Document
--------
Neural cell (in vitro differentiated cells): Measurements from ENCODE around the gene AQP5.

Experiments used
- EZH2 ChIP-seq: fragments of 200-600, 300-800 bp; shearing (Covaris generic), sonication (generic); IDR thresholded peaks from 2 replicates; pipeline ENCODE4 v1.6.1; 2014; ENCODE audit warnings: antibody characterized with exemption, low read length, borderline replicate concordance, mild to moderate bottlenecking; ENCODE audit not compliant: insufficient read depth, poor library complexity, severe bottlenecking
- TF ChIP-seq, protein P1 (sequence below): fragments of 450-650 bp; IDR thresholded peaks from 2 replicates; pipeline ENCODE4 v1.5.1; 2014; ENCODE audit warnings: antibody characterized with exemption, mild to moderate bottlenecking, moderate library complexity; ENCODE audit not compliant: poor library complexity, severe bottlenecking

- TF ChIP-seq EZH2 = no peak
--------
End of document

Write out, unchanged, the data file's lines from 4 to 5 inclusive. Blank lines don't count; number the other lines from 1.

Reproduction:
- TF ChIP-seq, protein P1 (sequence below): fragments of 450-650 bp; IDR thresholded peaks from 2 replicates; pipeline ENCODE4 v1.5.1; 2014; ENCODE audit warnings: antibody characterized with exemption, mild to moderate bottlenecking, moderate library complexity; ENCODE audit not compliant: poor library complexity, severe bottlenecking

- TF ChIP-seq EZH2 = no peak